Finally, Asian Americans are a comparatively concentrated political force: In some 62 congressional districts, they represent at least 5 percent of the population. And among registered voters of various racial and ethnic groups, they boast the highest turnout rate.
"The potential for Asian Americans to be a potent political force is there, and that influence is growing and starting to make an impact on some local elections, but still the change is gradual," says Stewart Kwoh, executive director of the Asian Pacific American Legal Center in Los Angeles.
Asian Americans have rallied recently against laws that would reduce federal benefits for legal immigrants. After some blunting by opponents, the immigration bills passed the House and Senate. Asian Americans helped to defeat provisions that would have complicated efforts to bring family from overseas.
"The immigration issue really hit home and galvanized a lot of Asian Americans," says Courtni Sunjoo Pugh at the Chinese American Service League Inc. in Chicago.
Most remarkably, Asian-American activists have overlooked some longstanding tensions. "Koreans are working with Japanese and Indians are working with Pakistanis, and that is the impressive thing about Asian-American politics today," says Ravi Singh, a Sikh and administrative assistant to the Illinois state treasurer.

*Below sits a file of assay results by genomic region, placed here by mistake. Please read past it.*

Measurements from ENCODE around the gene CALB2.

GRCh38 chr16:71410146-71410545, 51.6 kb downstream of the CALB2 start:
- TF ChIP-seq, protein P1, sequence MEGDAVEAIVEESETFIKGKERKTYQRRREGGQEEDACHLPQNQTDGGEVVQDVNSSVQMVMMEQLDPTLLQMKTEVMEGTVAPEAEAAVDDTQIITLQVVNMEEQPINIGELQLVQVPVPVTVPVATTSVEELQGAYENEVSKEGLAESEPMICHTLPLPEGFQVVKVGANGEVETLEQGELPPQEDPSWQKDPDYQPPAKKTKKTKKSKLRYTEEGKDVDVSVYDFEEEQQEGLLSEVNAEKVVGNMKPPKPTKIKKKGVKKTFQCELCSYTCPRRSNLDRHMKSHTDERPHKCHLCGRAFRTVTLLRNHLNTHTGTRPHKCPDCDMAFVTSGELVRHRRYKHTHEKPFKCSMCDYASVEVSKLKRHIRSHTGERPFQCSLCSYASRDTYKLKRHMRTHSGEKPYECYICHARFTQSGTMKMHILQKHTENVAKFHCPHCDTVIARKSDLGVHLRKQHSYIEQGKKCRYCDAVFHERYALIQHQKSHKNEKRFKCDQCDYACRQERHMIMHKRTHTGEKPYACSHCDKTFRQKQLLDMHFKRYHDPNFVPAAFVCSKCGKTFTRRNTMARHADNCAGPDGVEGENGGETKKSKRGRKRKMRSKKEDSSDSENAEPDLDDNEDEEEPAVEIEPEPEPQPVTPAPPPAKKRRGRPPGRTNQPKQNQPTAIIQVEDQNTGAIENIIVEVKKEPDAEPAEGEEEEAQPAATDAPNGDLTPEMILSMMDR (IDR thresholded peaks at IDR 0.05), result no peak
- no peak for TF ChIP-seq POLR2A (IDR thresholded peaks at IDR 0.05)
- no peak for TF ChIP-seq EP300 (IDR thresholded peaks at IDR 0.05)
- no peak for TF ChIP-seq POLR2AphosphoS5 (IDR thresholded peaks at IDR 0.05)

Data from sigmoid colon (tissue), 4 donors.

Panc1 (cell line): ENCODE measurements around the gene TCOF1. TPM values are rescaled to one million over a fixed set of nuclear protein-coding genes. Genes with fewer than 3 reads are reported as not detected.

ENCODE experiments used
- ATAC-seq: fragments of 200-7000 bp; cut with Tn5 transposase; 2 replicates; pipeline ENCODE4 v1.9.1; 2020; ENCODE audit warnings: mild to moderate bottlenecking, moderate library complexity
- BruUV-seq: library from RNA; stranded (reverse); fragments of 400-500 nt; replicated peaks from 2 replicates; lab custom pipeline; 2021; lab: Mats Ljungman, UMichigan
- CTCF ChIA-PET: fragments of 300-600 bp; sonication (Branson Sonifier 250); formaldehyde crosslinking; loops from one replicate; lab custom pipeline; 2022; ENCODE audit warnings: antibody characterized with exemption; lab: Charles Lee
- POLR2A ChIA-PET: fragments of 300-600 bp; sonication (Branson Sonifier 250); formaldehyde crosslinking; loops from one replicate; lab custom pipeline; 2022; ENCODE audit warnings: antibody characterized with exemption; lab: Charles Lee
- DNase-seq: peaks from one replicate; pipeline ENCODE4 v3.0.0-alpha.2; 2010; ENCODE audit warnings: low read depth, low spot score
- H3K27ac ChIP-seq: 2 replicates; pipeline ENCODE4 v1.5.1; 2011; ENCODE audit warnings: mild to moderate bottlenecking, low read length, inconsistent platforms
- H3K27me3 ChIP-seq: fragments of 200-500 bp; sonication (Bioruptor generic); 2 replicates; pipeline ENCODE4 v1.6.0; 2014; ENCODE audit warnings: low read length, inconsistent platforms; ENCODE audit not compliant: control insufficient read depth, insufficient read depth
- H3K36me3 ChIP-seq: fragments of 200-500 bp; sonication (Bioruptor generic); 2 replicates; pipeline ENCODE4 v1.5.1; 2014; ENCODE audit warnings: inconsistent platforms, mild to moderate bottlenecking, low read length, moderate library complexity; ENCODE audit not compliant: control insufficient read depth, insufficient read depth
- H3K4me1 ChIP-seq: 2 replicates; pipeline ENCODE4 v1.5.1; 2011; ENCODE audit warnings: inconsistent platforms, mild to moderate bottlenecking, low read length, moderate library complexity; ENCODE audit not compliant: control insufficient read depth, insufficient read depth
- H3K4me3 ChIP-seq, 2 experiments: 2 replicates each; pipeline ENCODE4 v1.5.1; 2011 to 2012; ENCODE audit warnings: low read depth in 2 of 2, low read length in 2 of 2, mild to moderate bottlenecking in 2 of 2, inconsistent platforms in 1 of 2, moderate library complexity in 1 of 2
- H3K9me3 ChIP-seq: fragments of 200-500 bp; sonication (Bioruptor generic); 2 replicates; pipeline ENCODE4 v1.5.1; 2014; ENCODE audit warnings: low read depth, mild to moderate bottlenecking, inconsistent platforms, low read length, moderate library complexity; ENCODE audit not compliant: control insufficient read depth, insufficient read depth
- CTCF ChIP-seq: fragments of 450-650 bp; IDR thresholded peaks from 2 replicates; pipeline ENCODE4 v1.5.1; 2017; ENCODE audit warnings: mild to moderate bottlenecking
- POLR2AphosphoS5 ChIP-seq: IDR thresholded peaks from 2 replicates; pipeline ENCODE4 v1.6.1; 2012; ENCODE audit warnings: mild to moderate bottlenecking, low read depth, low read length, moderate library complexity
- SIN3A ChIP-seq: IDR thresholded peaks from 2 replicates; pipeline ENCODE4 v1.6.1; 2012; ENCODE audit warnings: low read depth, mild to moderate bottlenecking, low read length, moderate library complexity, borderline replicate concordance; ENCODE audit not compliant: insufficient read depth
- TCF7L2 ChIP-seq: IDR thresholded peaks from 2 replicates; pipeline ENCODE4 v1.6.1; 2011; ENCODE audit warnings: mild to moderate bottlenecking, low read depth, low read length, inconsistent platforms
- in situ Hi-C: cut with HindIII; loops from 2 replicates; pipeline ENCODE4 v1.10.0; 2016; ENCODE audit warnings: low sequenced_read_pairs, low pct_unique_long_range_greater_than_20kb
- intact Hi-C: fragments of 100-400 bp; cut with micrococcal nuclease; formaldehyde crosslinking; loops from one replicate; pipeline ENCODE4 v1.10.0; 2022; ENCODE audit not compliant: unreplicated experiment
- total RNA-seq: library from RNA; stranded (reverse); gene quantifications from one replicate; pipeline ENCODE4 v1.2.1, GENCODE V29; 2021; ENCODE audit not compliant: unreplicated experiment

By some estimates, Asian Pacific Americans represent 54 ethnicities and nationalities, ranging from Bangladeshi to Yapese. On many issues they are divided, by class as well as by ethnic differences.
Low voter-registration rates also hold back one of America's newest political forces. In California, for example, Asian Americans represent 1 in 10 residents but just 1 in 20 are registered voters.
Judging from past trends, however, the registration numbers should steadily improve. Asian Americans, some 79 percent of whom have immigrated since 1970, boast the highest rate of naturalization. Voter registration often follows citizenship.
But before registering, many recent Asian immigrants must overcome a native tendency toward political passivity. Many of them come from societies that lack universal suffrage and routinely stifle dissent.
"It's not easy trusting politicians," Jiang says, explaining why he registered to vote three years after gaining citizenship. "Back in Macau everyone is afraid of the Communist Party."
The political awakening of Jiang and other Chinese-Americans in Chicago is especially striking. As recently as the late 1970s, Chinatown residents relied on a distant relationship with their alderman for their political needs, says Bernarda Lo Wong, executive director of the Chinese American Service League Inc.
Today, leaders of the 80,000 Chinese Americans in the Chicago area have regular, direct contact with the mayor, county officials, state lawmakers, and the governor. Chinatown has built its political leverage in part on registering and rallying voters. Last month, it fielded 22 candidates for four area school boards. Sixteen of the candidates won, claiming half of the available seats.
"Come the next election, including the November presidential election, we can replicate this effort," Ms. Wong says.